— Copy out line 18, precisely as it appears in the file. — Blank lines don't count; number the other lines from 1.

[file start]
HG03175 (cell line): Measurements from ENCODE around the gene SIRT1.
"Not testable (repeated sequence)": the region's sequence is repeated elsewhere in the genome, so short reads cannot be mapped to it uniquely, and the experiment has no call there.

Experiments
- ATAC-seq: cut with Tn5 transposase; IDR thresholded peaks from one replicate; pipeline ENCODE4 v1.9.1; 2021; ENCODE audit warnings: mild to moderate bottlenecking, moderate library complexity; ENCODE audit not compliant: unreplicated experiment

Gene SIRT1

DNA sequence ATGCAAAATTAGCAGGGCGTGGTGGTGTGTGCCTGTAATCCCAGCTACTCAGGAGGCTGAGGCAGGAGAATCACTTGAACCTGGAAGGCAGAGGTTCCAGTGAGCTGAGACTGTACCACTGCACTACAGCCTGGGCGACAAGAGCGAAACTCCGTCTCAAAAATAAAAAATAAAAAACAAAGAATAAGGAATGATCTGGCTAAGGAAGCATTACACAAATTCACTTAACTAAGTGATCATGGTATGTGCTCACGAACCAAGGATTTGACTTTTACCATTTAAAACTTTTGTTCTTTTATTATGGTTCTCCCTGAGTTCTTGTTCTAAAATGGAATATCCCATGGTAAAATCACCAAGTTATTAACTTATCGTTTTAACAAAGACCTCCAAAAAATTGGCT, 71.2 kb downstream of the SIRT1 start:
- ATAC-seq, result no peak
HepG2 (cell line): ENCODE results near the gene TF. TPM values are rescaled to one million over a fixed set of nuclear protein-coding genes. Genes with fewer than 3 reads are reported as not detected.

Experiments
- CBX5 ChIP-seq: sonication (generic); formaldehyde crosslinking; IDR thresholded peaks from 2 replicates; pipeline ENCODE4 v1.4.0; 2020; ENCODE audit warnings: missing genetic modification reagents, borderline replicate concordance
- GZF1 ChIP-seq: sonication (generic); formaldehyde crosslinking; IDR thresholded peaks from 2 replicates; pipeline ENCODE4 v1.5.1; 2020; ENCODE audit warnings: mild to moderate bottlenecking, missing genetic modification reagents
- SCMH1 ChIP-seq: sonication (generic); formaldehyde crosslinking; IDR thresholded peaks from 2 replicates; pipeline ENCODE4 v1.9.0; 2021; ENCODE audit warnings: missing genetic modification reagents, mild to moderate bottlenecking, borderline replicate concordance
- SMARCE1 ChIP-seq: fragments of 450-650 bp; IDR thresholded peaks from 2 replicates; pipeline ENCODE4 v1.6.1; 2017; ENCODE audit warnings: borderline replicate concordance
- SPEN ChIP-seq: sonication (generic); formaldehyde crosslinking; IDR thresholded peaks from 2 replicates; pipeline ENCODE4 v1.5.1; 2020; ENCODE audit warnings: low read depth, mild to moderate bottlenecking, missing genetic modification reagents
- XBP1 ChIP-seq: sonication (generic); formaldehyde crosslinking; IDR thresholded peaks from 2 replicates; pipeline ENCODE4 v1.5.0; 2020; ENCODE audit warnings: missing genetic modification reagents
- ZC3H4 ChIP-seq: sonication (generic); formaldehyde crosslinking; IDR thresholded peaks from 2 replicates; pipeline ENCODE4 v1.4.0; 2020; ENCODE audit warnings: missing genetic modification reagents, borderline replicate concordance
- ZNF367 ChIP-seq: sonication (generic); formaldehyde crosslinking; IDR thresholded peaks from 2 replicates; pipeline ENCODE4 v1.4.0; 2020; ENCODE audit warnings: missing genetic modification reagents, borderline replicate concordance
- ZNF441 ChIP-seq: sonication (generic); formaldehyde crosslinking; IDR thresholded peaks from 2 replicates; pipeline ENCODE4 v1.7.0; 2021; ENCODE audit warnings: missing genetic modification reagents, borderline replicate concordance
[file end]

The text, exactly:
- ZNF441 ChIP-seq: sonication (generic); formaldehyde crosslinking; IDR thresholded peaks from 2 replicates; pipeline ENCODE4 v1.7.0; 2021; ENCODE audit warnings: missing genetic modification reagents, borderline replicate concordance